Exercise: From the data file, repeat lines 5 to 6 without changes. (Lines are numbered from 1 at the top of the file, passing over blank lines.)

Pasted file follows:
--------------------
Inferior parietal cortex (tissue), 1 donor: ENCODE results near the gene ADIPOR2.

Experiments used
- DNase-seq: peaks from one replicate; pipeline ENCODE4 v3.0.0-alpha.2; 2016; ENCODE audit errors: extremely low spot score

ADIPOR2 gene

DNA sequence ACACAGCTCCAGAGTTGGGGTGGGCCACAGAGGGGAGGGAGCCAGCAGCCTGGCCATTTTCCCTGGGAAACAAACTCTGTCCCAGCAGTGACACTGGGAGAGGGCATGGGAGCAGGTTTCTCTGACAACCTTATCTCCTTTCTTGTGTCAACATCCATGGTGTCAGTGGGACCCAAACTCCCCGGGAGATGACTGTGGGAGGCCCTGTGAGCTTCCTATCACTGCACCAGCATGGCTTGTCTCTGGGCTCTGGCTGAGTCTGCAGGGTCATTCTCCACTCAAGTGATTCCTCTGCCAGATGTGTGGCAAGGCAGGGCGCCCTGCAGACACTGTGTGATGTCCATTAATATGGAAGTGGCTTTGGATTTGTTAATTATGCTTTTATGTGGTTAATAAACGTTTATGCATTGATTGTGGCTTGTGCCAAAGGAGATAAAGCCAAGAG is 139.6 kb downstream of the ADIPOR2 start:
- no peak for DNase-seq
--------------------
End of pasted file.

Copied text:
DNA sequence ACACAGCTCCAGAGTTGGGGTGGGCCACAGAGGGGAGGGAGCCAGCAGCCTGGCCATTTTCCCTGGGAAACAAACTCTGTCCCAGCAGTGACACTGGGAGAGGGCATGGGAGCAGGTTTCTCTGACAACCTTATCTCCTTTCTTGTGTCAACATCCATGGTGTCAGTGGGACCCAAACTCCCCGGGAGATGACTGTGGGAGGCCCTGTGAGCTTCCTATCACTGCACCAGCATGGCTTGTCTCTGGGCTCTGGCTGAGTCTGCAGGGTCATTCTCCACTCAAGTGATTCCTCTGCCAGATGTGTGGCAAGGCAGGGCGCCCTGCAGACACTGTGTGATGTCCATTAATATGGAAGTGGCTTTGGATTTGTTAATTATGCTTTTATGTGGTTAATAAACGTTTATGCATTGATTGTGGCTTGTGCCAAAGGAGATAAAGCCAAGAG is 139.6 kb downstream of the ADIPOR2 start:
- no peak for DNase-seq